Sustainable Nexus Kick-Off Conference on 15 Nov 2023
16 November 2023
"Emissions are generated all along the value chain, from manufacturing and data center energy usage,
to e-sporting events and packaging. In the U.S. alone, the annual game-related energy usage
is estimated to generate 24 million metric tons of carbon dioxide emissions —the same amount as over 5 million cars."
Project Drawdown 2023
Slowly but steadily, we have come to understand that we cannot tackle the range of alarming societal and environmental issues in silos. They are all interconnected. Not surprisingly, in this spirit there is an increasing number of pioneers in the gaming industry ﬁghting for the protection of the environment, of human beings, of their diversity, their health and equal rights. And while we may not solve any sustainability issues ourselves, we have the power contribute to making a substantial positive impact.
Games developers have a responsibility
• as citizens, in their personal behaviour in their private space,
• as entrepreneurs and employees in their work environment, its processes and workflows, and
• as part of a creative technology-based industry that combines the magic of the narrative to provide visions, tickles the imagination and possibly influences behaviour and mindsets, with an undeniably high consumption of energy and primary resources and production lines that abuse cheap labour in the global south.
There is an increasing public discourse on the civil and public responsibility and, following Patrick Prax' mind-boggling presentation, industries have tended to foster the responsibility of the individual for nearly 100 years to cover up their own abuse of the environment: not producing plastic is bad, but throwing it away... We can produce as much plastic as we want, as long as YOU are sensible enough to put it into the recycling bin. How many of us know how difficult and efficient recycling plastic really is? The better impact definitely still is: use (= produce) less plastic. But this is where the industry turns a "deaf ear".
Now, let's face it: how "deaf" is the game industry? Is the intensive gaming (play, but less hours) or the console producer to be blamed? And do they actually care? Do the gamers, hence the consumers care how green their game is and the companies how impactful their consoles are? Frankly, it is too late to start compartmentalising blame and responsibility to certain groups. We need to act on all fronts. Raising awareness for what game developers can do in their daily business environment is (alas) still a big need, which is a cross-cutting need for all industries. Understanding what game developers specifically can do to contribute to our societal responsibility towards a respectful relationship with our natural environment, is as big a need but less studied than for example measuring a company's carbon footprint and green house gas emissions.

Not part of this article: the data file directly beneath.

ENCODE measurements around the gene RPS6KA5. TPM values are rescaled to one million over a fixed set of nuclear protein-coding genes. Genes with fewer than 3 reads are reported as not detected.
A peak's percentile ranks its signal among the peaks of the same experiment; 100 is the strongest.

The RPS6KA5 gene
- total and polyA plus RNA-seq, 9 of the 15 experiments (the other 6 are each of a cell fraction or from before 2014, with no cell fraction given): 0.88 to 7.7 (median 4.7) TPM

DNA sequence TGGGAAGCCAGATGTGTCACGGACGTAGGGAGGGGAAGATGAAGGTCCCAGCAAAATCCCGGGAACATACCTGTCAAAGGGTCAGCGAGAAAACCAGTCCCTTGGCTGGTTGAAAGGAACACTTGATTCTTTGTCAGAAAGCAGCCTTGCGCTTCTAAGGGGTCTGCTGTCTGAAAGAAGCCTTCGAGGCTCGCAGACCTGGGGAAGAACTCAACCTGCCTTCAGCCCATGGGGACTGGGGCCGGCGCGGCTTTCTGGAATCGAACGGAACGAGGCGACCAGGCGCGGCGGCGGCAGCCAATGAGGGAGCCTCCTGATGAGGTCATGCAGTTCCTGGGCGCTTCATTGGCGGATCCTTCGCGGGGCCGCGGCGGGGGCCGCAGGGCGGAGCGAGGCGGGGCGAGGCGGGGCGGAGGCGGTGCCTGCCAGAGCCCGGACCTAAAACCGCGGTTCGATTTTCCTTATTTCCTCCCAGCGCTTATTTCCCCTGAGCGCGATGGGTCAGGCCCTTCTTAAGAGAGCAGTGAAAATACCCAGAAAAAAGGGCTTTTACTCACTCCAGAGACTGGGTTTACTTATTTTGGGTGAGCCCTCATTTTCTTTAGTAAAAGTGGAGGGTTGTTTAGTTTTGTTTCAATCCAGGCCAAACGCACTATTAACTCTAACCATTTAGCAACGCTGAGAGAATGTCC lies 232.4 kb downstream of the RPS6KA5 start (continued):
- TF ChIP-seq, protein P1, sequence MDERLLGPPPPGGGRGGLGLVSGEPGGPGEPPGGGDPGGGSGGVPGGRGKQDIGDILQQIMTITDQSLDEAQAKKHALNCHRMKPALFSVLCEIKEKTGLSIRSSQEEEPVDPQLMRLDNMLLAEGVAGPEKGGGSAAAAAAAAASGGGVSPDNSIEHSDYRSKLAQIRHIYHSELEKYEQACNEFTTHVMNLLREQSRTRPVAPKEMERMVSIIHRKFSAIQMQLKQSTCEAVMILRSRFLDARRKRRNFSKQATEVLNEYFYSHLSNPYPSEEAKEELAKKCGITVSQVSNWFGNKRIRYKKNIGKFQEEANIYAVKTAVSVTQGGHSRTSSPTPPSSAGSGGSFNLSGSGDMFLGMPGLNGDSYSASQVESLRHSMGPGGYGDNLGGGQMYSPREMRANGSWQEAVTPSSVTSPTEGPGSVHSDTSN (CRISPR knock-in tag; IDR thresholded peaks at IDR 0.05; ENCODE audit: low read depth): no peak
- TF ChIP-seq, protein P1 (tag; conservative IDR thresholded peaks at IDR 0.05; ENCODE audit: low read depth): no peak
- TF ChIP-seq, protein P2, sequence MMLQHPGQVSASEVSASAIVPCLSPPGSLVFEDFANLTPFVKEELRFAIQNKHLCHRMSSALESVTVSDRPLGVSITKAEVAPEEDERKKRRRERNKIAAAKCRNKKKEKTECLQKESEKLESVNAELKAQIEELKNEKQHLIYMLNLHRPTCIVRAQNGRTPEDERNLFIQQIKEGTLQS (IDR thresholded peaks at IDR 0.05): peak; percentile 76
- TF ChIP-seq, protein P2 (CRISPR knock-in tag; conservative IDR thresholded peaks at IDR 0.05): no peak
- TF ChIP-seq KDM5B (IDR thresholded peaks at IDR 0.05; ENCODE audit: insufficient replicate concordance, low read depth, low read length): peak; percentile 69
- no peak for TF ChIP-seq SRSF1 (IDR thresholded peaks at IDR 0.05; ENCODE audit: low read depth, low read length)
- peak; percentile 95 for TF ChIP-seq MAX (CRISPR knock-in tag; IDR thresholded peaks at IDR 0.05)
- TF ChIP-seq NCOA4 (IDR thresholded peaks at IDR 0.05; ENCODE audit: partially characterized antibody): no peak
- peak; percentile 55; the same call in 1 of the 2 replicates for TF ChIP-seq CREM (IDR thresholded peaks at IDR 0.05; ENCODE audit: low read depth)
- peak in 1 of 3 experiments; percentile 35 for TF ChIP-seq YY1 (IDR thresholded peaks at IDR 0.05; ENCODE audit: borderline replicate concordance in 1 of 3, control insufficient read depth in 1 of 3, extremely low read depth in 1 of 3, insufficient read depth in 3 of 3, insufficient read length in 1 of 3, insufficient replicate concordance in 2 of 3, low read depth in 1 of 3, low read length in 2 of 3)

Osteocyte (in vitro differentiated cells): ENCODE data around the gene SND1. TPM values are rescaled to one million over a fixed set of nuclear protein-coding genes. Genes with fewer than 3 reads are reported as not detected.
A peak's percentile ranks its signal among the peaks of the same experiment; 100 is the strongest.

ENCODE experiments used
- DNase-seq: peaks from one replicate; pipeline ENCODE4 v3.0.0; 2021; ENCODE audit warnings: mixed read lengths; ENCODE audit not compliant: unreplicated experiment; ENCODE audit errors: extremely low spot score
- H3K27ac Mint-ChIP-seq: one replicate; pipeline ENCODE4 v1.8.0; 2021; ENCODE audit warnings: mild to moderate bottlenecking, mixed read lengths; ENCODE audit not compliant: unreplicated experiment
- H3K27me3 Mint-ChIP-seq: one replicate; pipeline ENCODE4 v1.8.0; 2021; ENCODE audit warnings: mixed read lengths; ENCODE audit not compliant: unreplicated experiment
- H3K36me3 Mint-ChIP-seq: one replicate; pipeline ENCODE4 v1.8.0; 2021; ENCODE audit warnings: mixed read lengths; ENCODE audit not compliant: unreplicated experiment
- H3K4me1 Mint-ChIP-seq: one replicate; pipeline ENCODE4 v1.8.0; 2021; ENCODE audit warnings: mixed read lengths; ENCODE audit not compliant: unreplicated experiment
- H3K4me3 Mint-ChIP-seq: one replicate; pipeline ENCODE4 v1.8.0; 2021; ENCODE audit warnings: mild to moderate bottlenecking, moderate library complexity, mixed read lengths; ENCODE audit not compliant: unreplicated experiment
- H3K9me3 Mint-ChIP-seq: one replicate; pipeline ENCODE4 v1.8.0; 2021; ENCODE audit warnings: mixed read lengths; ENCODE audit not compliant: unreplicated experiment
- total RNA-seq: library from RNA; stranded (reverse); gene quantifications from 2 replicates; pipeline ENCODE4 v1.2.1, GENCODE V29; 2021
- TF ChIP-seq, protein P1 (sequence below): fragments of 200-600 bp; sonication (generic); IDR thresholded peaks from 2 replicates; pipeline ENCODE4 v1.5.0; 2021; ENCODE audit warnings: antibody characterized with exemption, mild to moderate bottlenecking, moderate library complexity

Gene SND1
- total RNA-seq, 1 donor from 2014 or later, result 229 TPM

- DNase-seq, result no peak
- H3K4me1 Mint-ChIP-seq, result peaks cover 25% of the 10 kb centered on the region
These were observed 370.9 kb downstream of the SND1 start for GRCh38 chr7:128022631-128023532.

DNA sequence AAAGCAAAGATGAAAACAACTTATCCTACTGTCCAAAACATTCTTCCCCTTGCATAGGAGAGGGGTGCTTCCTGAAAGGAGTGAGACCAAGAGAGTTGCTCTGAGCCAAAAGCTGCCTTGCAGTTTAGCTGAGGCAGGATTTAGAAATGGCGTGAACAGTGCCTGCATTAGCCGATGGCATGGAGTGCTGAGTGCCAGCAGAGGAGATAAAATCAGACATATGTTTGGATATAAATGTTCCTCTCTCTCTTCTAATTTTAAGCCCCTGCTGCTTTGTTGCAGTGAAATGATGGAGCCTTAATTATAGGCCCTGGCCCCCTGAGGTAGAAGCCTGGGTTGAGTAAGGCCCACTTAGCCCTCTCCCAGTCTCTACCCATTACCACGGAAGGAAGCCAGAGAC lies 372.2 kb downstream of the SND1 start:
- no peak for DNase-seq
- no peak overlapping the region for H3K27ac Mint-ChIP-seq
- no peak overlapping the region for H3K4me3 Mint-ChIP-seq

For this cross-cutting aspect of reducing a company's environmental impact, more and more solutions are being found and offered. For game studios (including small ones), important pioneering studies and reports are under way. Highly prominent in the game community has been the work done by initiatives such as Playing4Planet, IDGA Climate, Arscht-Rockefeller and After Climate, a consultancy for Indies and game studios (https://www.afterclimate.com.au/). Tools such as Jyros (https://jyros-jeuvideo.com/) - soon also in English - are customised environmental impact calculators that will empower also small studios to reduce their environmental impact.
But what specifically can the game industry do? A prominent example is what Epic Games did with Fortnite (see their whitepaper “Reducing Fortnite’s Power Consumption”) giving a detailed overview on how they optimised Fortnite’s energy consumption on Xbox, PlayStation, and PC. The suggested improvements can be implemented with very little development cost and minimal impact on player experience. The highly recommendable green-gaming education report by the project of the same name, and represented in the conference by Prof. Sonia Fizek, and the amazing "Environmental Game Design Playbook" by the SIG Climate of the IGDA group are not only great reads but provide a insights and recommendations of a whole range of both the entrepreneurial and industrial opportunities for reducing the environmental impact of the game business.
So what is this Sustainable Nexus initiative all about? It is about providing a space for the plethora of initiatives, support services, tools, communities to network and reach out to the game community across Europe. BSG Go!'s interest here is with empowering the game supporting ecosystem through this networked space and facilitating the circulation of the increasing resources to gain more knowledge on how to specifically provide support for game studios wishing to reduce their environmental impact and contribute to creating new imaginations that will alter the reality and foster new imaginations to lead to systemic changes which is ultimately what our society needs to impose on itself (see here the grandiose presentations of Trevin York and Patrick Prax at the Sustainable Nexus conference. To register for the recording: https://sustainability-nexus-conference.coeo.events/register?invite=X1FmGfbY )
15 November 2023 - a great start into a promising initiative of stimulating sustainable game development and the game industry's commitment to environmental responsibility.